Too Far Gone

Too Far Gone

toofargone.jpg

Cohen’s company, Too Far Gone, has printed and designed artwork for an immeasurable number of acts in the last ten years, and is responsible for merch and posters for the likes of The Smith Street Band, The Bennies, Clowns and Poison City Records, to name a few.

Cohen’s use of bold colours and illustrations inspired by the artwork of the early ’90s punk scene used by acts like Hard-Ons, The Meanies and Massappeal have helped to visually define contemporary Melbourne music culture. But it’s a career that occurred almost by accident.

“The printing part just came out of necessity really,” Cohen explains. “I was drawing all the  posters for the band I was playing in at the time, and so when it came time for a t-shirt, it was just natural that I had to draw the t-shirt design. Then, not really knowing anything about anything, I thought I had to be the one that printed them as well, instead of just paying someone else to do it.”

As soon as Cohen saw that first print of his own artwork way back in 2005, the seed was sown for what would eventually evolve into a full-time gig. “I guess just seeing my artwork on a t-shirt for the first time, that I had just printed, was a pretty sick feeling,” says Cohen. “So I wanted to draw another one, which I quickly did the next day then printed it. Within a week or two we had three new shirts. I haven’t really stopped since then.”

Inspired by this initial accomplishment, Cohen started printing more and more, firstly operating from his mum’s kitchen table, then moving into a mate’s garage for the first three years. “In the meantime I just got a job working for someone else, trying to figure out how to do it properly,” he says. “Then when I got fired from that job I didn’t get another one. That was about seven years ago.”

Now, a decade on from those humble beginnings, Too Far Gone operates out of a factory in Northcote and is constantly streaming out new designs and orders as one of the most successful merch makers in the country. To celebrate the company’s tenth anniversary, they’re now set to hold a three-day mini festival at the Tote, featuring international acts Annihilation Time and Lecherous Gaze, Cohen’s own band Flour, as well some of his past clients and other local favourites.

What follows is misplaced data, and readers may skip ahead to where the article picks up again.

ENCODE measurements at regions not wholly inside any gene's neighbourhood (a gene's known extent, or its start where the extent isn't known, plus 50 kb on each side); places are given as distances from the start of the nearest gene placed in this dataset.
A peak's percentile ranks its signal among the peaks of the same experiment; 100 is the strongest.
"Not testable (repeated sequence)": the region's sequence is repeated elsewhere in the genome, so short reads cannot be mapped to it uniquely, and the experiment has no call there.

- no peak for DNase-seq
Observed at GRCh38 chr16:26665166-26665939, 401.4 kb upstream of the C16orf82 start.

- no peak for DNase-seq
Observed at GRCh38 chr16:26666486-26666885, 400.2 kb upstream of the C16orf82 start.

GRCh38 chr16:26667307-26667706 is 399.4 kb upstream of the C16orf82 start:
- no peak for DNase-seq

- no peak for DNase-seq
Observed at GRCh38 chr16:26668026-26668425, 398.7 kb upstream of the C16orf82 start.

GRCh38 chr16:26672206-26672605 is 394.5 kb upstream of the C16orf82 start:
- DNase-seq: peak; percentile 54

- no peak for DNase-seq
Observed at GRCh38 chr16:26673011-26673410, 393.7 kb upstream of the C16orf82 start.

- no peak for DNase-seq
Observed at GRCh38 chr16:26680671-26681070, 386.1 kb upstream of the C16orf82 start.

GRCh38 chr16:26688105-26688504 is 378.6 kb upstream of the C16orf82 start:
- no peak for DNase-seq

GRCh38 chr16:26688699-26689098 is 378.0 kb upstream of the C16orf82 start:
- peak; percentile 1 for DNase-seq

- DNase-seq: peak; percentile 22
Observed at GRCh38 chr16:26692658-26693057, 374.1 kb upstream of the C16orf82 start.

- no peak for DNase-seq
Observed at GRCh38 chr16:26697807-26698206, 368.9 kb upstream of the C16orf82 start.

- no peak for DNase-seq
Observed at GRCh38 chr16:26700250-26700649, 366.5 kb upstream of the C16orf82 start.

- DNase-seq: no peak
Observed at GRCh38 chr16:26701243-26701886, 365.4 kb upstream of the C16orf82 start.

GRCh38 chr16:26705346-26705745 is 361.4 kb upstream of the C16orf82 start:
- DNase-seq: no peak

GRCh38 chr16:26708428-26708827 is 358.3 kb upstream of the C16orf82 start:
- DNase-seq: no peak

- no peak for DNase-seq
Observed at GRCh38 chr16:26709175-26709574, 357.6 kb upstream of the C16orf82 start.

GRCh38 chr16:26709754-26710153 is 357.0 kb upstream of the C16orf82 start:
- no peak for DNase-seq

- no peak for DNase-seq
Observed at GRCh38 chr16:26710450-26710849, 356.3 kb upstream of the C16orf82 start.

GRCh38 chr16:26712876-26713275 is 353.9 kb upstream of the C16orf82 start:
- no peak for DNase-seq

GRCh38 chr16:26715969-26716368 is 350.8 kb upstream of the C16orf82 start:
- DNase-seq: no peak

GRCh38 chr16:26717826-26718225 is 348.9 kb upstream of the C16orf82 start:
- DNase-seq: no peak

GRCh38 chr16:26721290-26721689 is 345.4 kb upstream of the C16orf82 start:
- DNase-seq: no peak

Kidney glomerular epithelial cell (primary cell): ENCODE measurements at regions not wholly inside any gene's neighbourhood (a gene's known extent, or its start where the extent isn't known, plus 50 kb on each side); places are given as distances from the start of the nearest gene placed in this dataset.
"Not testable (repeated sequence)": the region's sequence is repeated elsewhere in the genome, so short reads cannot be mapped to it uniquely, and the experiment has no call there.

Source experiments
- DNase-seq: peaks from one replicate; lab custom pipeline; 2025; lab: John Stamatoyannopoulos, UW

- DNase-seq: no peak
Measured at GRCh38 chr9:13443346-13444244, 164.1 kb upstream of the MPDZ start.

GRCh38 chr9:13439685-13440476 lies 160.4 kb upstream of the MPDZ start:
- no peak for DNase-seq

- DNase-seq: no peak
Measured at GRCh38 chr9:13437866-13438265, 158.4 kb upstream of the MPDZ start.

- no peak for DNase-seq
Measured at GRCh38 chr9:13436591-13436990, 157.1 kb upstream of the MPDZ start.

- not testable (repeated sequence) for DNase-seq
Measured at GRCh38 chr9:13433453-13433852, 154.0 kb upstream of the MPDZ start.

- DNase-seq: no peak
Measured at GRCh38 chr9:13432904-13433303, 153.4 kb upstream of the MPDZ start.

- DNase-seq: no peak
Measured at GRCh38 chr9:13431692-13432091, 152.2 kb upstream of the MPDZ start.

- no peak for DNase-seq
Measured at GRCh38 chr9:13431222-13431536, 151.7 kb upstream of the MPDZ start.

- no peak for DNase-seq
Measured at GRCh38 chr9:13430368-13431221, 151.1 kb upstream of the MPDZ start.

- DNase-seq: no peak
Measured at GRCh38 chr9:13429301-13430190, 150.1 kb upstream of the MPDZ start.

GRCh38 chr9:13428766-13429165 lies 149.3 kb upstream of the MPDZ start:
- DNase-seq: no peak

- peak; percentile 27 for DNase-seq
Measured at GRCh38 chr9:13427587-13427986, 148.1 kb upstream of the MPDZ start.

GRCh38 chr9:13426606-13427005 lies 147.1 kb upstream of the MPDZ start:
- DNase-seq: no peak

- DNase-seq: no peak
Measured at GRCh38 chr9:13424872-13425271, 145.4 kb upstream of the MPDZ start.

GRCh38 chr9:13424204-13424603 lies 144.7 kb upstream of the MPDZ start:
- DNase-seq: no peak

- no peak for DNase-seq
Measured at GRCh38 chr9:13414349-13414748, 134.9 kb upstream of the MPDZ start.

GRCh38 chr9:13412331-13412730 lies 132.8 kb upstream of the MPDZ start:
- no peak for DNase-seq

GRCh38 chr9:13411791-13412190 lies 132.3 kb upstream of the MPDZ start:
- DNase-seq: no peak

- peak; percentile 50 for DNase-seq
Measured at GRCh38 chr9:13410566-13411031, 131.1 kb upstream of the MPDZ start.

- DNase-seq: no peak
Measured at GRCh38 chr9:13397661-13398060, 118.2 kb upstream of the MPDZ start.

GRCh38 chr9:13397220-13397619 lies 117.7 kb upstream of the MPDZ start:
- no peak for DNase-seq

He admits, however, that the festival was a bit of a spur of the moment idea. “I had a pretty massive job on and was working overnight and then the idea hit me at about four in the morning. I started sending emails and I got a reply in the morning and it was, ‘Yes’, and then I thought, ‘Let’s do it’.

“I know the guys in Lecherous Gaze and I knew they wanted to tour again. So I thought the best way for me to make this happen was to see if I could get one Annihilation Time show as well. Lucky for me they agreed to do that because that’s their old band. So when I got the go ahead for the Annihilation Time show, I was like, ‘Alright sweet, let’s just organise the Lecherous Gaze tour around this’.”

Once the festival’s done, however, it’s back to work as usual. But what does Cohen see for the future of Too Far Gone? “There’s definitely no business plan. I’m definitely no business man. I don’t know anything about that kind of shit,” he says.

He does have somewhat of a plan though. “My plan has always been not to have to look for another job. So I’ll keep going and take the work while I have it.”

BY NATHAN WOOD